Wilma Glodean Rudolph: A Spirit Forged in Steel

On June 23, 1940 Wilma Glodean Rudolph was born premature and weighed only 4.5 pounds. Her early arrival required additional medical care that her parents, Blanch and Ed, could neither find nor afford. You see, as African Americans living in a time of segregation, the Rudolph’s struggled with the inequities of the time including the fact that only whites were permitted to use the local hospital. 


Wilma’s Mother Finds Treatment

With no medical care readily available, and with very little money, Mrs. Rudolph had no other choice but to care for Wilma at home. And much care was required. In her earliest years, Wilma had to endure one illness after another- measles, mumps, scarlet fever, chicken pox, and double pneumonia. But perhaps the greatest challenge came when she was diagnosed with polio at the young age of five.

The doctors told Blanche that Wilma would never be able to walk without the support of steel braces on her legs. But Blanche Rudolph had a quite different vision for her daughter. She refused to accept this diagnosis and she set out on a mission to find a cure. Through persistence and determination, she discovered that Wilma could receive treatment at Meharry Hospital in Nashville – a 50-mile drive from their home.


Encouragement, Love and Hard Work Bring Results

So for the next two years, Mrs. Rudolph drove 50 miles each way to get Wilma the physical therapy she required. Through the process, the hospital staff taught Mrs. Rudolph how to do physical therapy at home. Blanche and the entire Rudolph family worked with Wilma every day. With love, encouragement, discipline, and very hard work, Wilma was able to walk without crutches, leg braces or corrective shoes by her 12th birthday.

She had spent the larger part of her life limited by the illnesses and once free of her steel braces, running began to give Wilma a sense of freedom like she had never felt before.


Wilma Pursues Sports

Wilma’s first athletic pursuit was basketball; following in the steps of her big sister. But, for her first three years, here talent was silent as she sat on the bench – not playing a single game. It seemed that life would continue to put obstacles in front of her. However, Wilma’s spirit was forged from steel and she continued to practice hard, refusing to give up. In her sophomore year, she became the starting guard for the team and subsequently led the team to a State Championship.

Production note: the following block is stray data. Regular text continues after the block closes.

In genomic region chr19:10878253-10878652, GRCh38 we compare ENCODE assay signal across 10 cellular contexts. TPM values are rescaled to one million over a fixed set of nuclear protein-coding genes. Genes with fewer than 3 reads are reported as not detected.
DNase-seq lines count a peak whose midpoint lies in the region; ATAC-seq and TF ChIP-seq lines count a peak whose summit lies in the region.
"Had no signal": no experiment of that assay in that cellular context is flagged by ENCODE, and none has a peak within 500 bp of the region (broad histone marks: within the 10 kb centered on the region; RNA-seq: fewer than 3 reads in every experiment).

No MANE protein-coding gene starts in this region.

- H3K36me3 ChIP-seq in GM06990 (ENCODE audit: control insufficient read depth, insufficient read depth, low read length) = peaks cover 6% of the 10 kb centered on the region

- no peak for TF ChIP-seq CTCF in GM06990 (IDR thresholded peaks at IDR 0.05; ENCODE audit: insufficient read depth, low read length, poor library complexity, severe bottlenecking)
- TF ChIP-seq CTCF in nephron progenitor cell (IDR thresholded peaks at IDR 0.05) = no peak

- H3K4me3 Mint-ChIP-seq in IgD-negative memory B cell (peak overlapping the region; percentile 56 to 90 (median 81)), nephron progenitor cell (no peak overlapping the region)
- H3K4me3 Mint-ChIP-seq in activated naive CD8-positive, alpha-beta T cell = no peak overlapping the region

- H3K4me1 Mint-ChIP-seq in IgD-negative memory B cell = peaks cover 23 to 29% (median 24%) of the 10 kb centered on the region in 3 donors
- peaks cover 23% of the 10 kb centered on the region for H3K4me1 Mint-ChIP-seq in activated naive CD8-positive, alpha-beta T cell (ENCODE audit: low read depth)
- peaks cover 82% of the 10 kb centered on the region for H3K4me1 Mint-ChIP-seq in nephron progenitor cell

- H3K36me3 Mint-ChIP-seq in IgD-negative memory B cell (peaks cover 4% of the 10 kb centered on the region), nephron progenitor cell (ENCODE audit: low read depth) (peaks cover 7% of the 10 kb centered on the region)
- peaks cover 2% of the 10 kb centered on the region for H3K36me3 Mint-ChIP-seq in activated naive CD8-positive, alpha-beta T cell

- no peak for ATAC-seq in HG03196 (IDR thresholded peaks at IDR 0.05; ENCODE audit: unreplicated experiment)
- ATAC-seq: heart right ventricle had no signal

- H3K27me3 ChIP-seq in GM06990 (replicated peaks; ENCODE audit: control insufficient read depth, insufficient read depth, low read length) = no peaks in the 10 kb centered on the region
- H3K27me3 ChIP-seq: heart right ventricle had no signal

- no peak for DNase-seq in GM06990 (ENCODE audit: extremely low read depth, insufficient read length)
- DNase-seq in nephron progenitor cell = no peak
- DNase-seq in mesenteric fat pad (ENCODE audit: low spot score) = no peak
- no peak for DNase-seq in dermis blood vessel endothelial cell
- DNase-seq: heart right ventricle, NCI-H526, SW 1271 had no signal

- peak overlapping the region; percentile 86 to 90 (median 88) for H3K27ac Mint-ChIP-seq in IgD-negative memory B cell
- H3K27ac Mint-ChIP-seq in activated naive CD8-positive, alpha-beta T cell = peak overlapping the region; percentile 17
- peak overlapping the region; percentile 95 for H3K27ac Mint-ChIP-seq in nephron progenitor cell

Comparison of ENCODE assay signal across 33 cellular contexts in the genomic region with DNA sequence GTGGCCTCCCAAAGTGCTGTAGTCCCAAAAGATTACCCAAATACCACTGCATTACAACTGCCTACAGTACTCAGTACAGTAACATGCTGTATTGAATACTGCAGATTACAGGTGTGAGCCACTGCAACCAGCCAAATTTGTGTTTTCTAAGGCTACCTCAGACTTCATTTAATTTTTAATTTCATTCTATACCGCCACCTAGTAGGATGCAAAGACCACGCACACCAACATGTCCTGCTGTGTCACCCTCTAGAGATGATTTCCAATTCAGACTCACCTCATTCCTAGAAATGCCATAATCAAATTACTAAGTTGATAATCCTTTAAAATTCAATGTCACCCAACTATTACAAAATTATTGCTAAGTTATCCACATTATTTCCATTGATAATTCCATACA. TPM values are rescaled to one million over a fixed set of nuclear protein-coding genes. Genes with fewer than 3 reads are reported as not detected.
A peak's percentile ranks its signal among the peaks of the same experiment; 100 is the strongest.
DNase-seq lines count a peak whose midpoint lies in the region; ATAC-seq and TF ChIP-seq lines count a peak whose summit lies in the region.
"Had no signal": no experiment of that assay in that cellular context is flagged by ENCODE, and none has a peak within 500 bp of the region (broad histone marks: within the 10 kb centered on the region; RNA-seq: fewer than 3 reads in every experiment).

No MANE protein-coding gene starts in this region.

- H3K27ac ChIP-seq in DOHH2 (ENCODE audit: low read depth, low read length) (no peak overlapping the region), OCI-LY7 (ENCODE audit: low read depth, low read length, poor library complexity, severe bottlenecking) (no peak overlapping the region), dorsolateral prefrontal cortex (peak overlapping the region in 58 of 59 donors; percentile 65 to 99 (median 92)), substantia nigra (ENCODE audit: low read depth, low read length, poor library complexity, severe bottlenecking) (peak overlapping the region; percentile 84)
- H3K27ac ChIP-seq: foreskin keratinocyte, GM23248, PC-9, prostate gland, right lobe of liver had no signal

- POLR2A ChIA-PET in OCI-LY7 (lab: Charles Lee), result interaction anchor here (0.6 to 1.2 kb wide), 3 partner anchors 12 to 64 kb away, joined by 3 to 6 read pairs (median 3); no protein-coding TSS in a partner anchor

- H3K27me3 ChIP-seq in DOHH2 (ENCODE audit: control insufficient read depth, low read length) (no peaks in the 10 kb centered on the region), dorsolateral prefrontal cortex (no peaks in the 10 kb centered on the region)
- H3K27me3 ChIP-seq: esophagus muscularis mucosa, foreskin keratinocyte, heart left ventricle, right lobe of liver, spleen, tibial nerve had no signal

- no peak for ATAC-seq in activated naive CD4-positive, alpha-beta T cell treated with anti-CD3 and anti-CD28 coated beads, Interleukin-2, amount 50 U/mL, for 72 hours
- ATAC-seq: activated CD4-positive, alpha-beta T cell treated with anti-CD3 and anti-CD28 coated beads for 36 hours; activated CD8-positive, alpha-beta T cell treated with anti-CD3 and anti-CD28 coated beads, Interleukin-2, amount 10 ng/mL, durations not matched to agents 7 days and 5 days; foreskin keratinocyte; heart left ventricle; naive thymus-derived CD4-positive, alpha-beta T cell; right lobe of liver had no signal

But Wilma’s first love was to run and at the age of sixteen (barely four years free from braces), Wilma qualified for and ran track in the 1956 Olympics – winning a bronze medal in the 4x100m relay. Later that year, during the state basketball tournament, she was spotted by Ed Temple, the coach for the women’s track team at Tennessee State University. Ed shared her passion for running, saw greatness within her and offered her a track scholarship.


Victory Through Adversity

Four years later, Wilma ran in the 1960 Rome Olympics. The little girl that could hardly walk without the assistance of crutches or braces had overcome her challenges and became the first women in history to win three gold medals in a single Olympics. A feat that would not be accomplished again for 40 years when the American Jenny Thompson would swim her way to three gold medals.  

Wilma’s story is one of how others leading with love and kindness can make a positive difference. With the support of her friends and family, she would find something special within herself – a passion – that would inspire women to reach for new heights regardless of the obstacles.

An excerpt from the book, Finish Strong, by Dan Green

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